Remember, computers are like dogs. They listen to what you tell them. How do you communicate with them? Through a programming language.
What is a programming language?
There are lots of programming languages out there. But there is actually just one computer language. Let me explain, computers run on a CPU. And CPU’s only understand machine code. Machine code is very difficult to write and would take hours.
Luckily, there have been programming languages developed to make it easier to give directions to the CPU.
I’ve asked many people this question and consulted loads of programming resources across the web. When it comes down to it, what matters most when learning a language is what you hope to do with it. AKA your goals.
For me, I have a few end goals. Sure, I would like to be more employable in places like tech startups. I also would love to be able build an entire website from scratch without needing to rely on WordPress themes or the help of a more tech-savvy friend.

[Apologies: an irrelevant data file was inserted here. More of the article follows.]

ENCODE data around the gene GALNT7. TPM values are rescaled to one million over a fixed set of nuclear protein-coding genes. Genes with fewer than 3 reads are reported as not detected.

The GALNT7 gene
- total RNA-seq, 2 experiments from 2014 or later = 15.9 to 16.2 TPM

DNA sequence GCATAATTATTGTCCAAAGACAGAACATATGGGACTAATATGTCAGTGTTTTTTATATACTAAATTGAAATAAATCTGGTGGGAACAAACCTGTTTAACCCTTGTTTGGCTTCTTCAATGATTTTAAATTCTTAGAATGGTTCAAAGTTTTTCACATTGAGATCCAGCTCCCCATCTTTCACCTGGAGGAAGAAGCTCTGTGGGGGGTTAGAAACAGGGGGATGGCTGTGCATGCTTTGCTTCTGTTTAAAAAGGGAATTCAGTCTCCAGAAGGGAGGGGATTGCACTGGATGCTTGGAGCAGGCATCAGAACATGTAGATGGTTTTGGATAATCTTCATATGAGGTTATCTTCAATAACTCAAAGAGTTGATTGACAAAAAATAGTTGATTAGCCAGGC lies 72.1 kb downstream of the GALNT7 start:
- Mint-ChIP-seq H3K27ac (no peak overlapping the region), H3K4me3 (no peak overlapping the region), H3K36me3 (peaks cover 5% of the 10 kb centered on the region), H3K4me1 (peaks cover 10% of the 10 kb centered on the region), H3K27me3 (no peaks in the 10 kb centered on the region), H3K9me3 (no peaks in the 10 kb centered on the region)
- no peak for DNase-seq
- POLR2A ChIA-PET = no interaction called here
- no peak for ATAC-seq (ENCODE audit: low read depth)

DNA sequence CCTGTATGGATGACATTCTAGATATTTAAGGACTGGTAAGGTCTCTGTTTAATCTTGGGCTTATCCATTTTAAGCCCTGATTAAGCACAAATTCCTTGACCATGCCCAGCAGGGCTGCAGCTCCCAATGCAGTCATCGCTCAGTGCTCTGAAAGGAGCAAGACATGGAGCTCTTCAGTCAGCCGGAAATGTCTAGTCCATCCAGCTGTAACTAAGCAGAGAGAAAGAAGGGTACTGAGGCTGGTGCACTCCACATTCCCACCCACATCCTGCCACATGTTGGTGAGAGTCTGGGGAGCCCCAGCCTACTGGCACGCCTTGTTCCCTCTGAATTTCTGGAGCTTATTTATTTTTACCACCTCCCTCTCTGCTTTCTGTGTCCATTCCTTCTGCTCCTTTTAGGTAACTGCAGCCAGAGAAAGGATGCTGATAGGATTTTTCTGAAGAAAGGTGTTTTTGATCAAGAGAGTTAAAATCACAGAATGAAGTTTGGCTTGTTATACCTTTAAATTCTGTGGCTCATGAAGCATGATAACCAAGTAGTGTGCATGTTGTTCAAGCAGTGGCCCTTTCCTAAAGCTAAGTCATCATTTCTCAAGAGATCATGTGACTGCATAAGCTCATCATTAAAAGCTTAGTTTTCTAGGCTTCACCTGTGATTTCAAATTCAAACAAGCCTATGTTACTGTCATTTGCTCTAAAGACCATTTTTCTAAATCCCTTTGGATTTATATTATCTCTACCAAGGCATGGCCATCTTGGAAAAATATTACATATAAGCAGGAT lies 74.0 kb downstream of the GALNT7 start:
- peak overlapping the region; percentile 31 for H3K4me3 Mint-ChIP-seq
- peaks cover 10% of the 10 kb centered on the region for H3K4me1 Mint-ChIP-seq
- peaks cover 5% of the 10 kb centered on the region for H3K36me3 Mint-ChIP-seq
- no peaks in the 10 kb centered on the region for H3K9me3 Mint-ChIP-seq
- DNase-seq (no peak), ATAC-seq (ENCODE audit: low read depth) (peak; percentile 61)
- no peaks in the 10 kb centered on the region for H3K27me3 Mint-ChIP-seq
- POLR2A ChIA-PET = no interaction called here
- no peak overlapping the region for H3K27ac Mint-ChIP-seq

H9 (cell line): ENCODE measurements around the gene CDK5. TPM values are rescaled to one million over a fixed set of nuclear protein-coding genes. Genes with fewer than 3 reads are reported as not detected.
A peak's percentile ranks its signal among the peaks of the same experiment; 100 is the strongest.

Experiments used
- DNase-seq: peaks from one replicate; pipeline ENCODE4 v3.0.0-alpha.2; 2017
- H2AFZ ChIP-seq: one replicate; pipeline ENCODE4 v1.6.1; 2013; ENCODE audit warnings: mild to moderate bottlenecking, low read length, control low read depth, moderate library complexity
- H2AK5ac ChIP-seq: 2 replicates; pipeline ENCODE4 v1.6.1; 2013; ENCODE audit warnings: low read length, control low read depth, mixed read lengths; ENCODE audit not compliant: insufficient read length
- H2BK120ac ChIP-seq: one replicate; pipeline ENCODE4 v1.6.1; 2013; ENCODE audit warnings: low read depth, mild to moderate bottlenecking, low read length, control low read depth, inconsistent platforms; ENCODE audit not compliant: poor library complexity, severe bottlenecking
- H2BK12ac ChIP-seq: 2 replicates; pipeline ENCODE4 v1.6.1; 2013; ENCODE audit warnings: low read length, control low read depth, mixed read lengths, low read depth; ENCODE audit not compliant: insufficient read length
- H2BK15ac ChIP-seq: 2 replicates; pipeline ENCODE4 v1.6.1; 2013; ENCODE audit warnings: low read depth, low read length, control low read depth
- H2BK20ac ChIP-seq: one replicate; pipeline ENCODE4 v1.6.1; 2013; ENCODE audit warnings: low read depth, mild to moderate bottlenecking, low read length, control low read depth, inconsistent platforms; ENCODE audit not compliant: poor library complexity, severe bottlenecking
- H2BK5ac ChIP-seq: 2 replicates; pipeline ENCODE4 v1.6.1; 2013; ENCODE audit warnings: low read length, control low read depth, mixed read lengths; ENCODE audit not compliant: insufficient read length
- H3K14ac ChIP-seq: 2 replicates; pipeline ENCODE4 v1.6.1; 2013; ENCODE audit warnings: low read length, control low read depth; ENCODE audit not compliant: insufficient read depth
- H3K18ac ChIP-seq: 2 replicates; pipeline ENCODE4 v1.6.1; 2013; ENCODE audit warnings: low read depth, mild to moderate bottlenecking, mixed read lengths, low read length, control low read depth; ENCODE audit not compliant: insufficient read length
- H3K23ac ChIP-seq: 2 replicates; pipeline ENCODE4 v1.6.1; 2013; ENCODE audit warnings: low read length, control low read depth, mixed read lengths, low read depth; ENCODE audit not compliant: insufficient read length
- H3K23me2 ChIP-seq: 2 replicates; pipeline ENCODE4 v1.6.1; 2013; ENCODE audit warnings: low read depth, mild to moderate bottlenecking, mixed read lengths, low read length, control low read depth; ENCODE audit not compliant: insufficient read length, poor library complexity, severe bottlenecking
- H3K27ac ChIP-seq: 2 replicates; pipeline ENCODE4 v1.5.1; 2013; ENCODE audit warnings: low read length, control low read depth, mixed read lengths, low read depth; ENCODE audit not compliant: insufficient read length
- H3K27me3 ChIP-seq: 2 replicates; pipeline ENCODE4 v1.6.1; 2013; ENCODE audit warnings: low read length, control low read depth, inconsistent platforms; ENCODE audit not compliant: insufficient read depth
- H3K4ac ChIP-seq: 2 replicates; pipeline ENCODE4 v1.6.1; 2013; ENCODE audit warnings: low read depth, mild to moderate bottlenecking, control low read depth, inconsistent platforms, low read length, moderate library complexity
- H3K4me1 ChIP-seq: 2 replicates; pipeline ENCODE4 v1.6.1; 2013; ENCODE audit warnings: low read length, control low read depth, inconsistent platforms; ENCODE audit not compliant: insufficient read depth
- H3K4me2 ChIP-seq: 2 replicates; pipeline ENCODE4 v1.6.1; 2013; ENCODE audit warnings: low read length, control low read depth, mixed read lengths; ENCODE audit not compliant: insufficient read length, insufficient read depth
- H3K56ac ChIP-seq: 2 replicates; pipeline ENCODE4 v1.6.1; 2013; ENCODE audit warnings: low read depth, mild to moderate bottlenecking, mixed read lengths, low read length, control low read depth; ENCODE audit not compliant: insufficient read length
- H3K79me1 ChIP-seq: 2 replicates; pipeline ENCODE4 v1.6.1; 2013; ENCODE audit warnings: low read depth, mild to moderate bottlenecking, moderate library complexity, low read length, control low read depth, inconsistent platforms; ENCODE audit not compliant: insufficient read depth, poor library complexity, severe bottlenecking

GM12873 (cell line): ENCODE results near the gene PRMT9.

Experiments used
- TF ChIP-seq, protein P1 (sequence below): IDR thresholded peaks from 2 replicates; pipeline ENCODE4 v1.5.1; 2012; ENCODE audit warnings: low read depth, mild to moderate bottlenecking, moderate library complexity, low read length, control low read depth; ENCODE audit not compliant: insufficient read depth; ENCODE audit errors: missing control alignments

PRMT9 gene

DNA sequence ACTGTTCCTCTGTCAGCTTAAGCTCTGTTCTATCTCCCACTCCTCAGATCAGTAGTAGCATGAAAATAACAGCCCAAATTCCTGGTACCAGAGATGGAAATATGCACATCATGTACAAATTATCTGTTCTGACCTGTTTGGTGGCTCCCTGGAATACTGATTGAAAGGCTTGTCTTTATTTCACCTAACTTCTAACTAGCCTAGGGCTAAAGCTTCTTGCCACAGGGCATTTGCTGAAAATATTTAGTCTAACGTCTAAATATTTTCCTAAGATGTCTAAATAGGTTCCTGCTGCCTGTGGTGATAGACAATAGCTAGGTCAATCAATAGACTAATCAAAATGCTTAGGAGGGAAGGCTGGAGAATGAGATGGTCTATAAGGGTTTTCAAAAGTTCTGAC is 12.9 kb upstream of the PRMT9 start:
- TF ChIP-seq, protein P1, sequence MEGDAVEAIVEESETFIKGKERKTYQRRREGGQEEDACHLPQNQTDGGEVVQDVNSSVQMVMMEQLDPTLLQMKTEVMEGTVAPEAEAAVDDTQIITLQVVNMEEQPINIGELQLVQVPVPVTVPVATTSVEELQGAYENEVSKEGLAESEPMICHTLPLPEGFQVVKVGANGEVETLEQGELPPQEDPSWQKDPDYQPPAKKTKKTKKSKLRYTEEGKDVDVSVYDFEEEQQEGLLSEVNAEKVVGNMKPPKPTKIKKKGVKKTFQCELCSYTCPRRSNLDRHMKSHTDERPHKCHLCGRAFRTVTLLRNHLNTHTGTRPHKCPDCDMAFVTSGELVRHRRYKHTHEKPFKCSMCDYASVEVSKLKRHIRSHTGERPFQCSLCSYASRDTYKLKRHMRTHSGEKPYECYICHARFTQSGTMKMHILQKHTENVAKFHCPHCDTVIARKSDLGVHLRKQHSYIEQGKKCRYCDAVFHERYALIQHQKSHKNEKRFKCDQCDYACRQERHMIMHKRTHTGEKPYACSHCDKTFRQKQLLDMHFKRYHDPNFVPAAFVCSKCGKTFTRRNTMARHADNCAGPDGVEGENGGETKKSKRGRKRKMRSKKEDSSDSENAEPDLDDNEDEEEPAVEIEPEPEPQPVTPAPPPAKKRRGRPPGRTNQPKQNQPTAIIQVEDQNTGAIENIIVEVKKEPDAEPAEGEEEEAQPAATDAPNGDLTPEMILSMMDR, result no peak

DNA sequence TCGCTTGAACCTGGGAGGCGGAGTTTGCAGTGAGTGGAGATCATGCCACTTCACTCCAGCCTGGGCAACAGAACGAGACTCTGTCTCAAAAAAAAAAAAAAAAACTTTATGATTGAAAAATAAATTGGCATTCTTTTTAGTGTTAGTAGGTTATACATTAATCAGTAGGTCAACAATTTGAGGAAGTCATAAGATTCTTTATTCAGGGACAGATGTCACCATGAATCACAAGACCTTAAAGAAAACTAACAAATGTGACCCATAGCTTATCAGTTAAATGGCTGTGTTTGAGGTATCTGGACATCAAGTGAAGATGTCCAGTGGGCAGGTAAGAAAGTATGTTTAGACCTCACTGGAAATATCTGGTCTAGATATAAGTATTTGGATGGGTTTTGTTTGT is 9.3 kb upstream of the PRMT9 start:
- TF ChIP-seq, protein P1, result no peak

In the last post, I talked about how programming is built upon logic and problem solving. There are entire books that teach programming without even discusses computers. And while there are 100s of programming languages in existence, the key concepts remain constant.
Okay, but what is programming?
A definition frequently throw around is:
“A computer program is a set of instructions…”
To me, that sounds very vague. Like cooking a meal or something?
Programming is more than just knowing a computer language. Being a skilled programmer is built on having finely tuned logic.
It’s the thinking, not the language itself, that’s important in programming (as the video above clearly demonstrates.)
It’s possible to understand programming fundamentals using real world instances rather than computers. For instance in the book How To Think Like A Programmer:
The focus is on developing algorithmic solutions to real-world problems.
I always did well in school.
I worked hard and it paid off. I graduated Summa Cum Laude and was one of the top, if not the top, student in my program.
Nonetheless, as a history major at a small liberal arts college…
…my employment opportunities looked bleak.
Initially I thought I wanted to go back to school and move into the field of Economics. Ideally something pertaining international development.